Anishinabek Nation leadership encourage implementation of recommendations in Devon Freeman inquest
Anishinabek Nation leadership encourage implementation
of recommendations in Devon Freeman inquest
ANISHINABEK NATION HEAD OFFICE (October 25, 2022) – On behalf of the Anishinabek Nation, Grand Council Chief Reg Niganobe and Anishinabek Nation Children’s Commissioner Duke Peltier have issued a statement in response to the long-awaited inquest into the death of Devon Freeman from Chippewas of Georgina Island First Nation.
“We continue to stand with the family of Devon Freeman and Chippewas of Georgina Island First Nation who have been courageous throughout this entire process. Evolving policies to eliminate the discriminatory and harmful treatment of Indigenous children and youth in-care must be done swiftly, without additional barriers,” states Anishinabek Nation Grand Council Chief Niganobe.
In 2017, 16-year-old Devon Russell James Freeman (Muska’abo) went missing from the Flamborough site of the Lynwood Charlton Centre in Hamilton, Ontario. Over six months later, in April of 2018, his body was found in a tree on the grounds of the Centre. An autopsy determined his cause of death to be suicide. Tragically, Freeman’s history of suicidal ideation and a previous suicide attempt went unaddressed while he was in-care at the Centre.
Following conclusion of the four-week inquest into Freeman’s death on October 21, 2022, the jury released 75 recommendations aimed at preventing similar tragedies. Recommendations include supporting “the implementation of models of service to enable children and youth to have meaningful, lifelong connections to their family, community, and culture; a sense of belonging; a sense of identity and well-being and physical, cultural, and emotional safety; and that plans of care are reflective of the child’s physical, mental, emotional, spiritual and cultural identities”.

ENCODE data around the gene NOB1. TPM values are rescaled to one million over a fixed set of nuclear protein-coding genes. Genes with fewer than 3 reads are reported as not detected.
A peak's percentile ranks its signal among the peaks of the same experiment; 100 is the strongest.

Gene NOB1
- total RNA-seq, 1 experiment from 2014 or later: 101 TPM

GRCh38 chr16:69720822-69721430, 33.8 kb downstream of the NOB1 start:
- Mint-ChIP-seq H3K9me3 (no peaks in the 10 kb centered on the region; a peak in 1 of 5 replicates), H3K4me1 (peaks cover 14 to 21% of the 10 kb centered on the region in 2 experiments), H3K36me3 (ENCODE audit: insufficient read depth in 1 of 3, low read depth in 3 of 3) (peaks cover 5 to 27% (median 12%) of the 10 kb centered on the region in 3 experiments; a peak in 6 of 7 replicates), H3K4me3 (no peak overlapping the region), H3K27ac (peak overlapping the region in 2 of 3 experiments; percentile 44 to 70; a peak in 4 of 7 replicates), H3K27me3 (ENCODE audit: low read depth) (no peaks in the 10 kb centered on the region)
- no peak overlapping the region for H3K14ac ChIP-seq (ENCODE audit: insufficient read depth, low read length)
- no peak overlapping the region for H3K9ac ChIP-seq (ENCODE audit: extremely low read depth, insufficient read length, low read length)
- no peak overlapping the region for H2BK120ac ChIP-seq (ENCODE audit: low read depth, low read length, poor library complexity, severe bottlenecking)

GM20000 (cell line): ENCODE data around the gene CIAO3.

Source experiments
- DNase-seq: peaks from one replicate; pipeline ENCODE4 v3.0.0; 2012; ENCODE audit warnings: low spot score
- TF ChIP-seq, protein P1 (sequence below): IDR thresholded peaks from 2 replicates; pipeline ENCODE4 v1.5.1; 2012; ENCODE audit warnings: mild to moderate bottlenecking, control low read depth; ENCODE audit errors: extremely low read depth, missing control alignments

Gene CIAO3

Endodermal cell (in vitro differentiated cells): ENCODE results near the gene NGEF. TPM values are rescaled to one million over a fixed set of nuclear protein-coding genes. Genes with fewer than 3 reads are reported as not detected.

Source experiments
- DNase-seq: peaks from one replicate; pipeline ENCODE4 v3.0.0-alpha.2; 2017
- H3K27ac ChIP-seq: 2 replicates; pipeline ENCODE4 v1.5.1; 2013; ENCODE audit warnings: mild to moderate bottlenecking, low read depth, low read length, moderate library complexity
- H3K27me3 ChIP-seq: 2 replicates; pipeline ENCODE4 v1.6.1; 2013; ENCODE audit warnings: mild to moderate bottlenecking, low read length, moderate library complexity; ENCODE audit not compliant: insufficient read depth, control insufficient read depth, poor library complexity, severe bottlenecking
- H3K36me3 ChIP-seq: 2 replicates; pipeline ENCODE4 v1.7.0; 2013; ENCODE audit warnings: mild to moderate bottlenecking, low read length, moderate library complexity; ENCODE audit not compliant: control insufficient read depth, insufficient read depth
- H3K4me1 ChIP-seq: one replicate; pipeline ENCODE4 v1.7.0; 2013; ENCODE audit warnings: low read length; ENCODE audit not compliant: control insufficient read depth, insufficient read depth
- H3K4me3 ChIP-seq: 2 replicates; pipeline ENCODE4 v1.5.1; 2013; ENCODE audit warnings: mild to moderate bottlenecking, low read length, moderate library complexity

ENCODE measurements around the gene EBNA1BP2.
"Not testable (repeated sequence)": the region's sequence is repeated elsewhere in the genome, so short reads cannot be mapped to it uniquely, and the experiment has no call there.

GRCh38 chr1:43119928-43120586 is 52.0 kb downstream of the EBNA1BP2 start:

The inquest has also resulted in “Devon’s Principle” – the right of Indigenous children and youth “to return to their home communities when receiving services under the Child, Youth, and Family Services Act”.
“Devon should have had the opportunity to reintegrate with his community. Connection to culture is integral for mental health and identity. Indigenous children and youth placed in non-Indigenous out-of-home care settings, like Devon, face an even greater struggle with connection – they’re caught between two cultures,” states Commissioner Peltier. “The Anishinabek Nation has been working tirelessly to advocate for and protect the rights of Anishinaabe children and youth. Through the Anishinabek Nation Child Well-Being Law, the Anishinabek Child, Youth, and Family Well-Being System, and the Anishinabek Nation Children and Youth Bill of Rights, we are exercising inherent jurisdiction over child welfare to protect and promote the well-being of Anishinaabe children and youth like Devon.”
“We send our appreciation to Legal Counsel Leanna Farr and the rest of the Legal Team for their extraordinary efforts on behalf of the Freeman family, and all Anishinaabe children who have been impacted by the child welfare system,” adds Grand Council Chief Niganobe.
Anishinabek Nation leadership encourage expedient and strong implementation of the recommendations in the Devon Freeman inquest – ensuring children and youth remaining in-care are prioritized, and the right of Indigenous children and youth to return to their home community is upheld under Devon’s Principle.
The Anishinabek Nation is a political advocate for 39 member First Nations across Ontario, representing approximately 65,000 citizens. The Anishinabek Nation is the oldest political organization in Ontario and can trace its roots back to the Confederacy of Three Fires, which existed long before European contact.
For more information, contact:
Victoria Racette, Communications Coordinator
Anishinabek Nation, Social Development Department and Koganaawsawin
E-mail: [email protected]